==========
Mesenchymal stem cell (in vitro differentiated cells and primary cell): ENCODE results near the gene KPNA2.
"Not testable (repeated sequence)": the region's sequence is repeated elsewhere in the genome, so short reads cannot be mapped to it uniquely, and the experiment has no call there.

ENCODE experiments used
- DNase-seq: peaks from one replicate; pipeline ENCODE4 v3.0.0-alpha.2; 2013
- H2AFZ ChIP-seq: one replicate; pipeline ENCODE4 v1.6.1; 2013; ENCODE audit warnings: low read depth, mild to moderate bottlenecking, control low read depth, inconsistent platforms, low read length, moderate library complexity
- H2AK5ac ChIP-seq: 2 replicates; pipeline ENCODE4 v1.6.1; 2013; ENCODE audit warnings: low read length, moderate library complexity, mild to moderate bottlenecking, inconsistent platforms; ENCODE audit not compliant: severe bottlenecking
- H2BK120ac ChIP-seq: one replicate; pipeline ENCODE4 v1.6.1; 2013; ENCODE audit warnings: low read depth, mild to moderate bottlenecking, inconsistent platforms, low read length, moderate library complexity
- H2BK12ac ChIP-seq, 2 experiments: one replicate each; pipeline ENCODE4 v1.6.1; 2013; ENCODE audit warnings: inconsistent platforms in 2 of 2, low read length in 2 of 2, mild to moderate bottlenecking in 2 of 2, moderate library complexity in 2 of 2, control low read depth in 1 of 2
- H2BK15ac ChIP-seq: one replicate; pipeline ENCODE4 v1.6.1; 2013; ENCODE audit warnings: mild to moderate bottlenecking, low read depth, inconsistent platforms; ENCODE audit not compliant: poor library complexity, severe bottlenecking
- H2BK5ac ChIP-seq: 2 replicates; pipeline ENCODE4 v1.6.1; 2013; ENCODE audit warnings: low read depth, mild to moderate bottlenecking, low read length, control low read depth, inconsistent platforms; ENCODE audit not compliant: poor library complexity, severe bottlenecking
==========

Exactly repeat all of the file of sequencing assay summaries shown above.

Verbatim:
Mesenchymal stem cell (in vitro differentiated cells and primary cell): ENCODE results near the gene KPNA2.
"Not testable (repeated sequence)": the region's sequence is repeated elsewhere in the genome, so short reads cannot be mapped to it uniquely, and the experiment has no call there.

ENCODE experiments used
- DNase-seq: peaks from one replicate; pipeline ENCODE4 v3.0.0-alpha.2; 2013
- H2AFZ ChIP-seq: one replicate; pipeline ENCODE4 v1.6.1; 2013; ENCODE audit warnings: low read depth, mild to moderate bottlenecking, control low read depth, inconsistent platforms, low read length, moderate library complexity
- H2AK5ac ChIP-seq: 2 replicates; pipeline ENCODE4 v1.6.1; 2013; ENCODE audit warnings: low read length, moderate library complexity, mild to moderate bottlenecking, inconsistent platforms; ENCODE audit not compliant: severe bottlenecking
- H2BK120ac ChIP-seq: one replicate; pipeline ENCODE4 v1.6.1; 2013; ENCODE audit warnings: low read depth, mild to moderate bottlenecking, inconsistent platforms, low read length, moderate library complexity
- H2BK12ac ChIP-seq, 2 experiments: one replicate each; pipeline ENCODE4 v1.6.1; 2013; ENCODE audit warnings: inconsistent platforms in 2 of 2, low read length in 2 of 2, mild to moderate bottlenecking in 2 of 2, moderate library complexity in 2 of 2, control low read depth in 1 of 2
- H2BK15ac ChIP-seq: one replicate; pipeline ENCODE4 v1.6.1; 2013; ENCODE audit warnings: mild to moderate bottlenecking, low read depth, inconsistent platforms; ENCODE audit not compliant: poor library complexity, severe bottlenecking
- H2BK5ac ChIP-seq: 2 replicates; pipeline ENCODE4 v1.6.1; 2013; ENCODE audit warnings: low read depth, mild to moderate bottlenecking, low read length, control low read depth, inconsistent platforms; ENCODE audit not compliant: poor library complexity, severe bottlenecking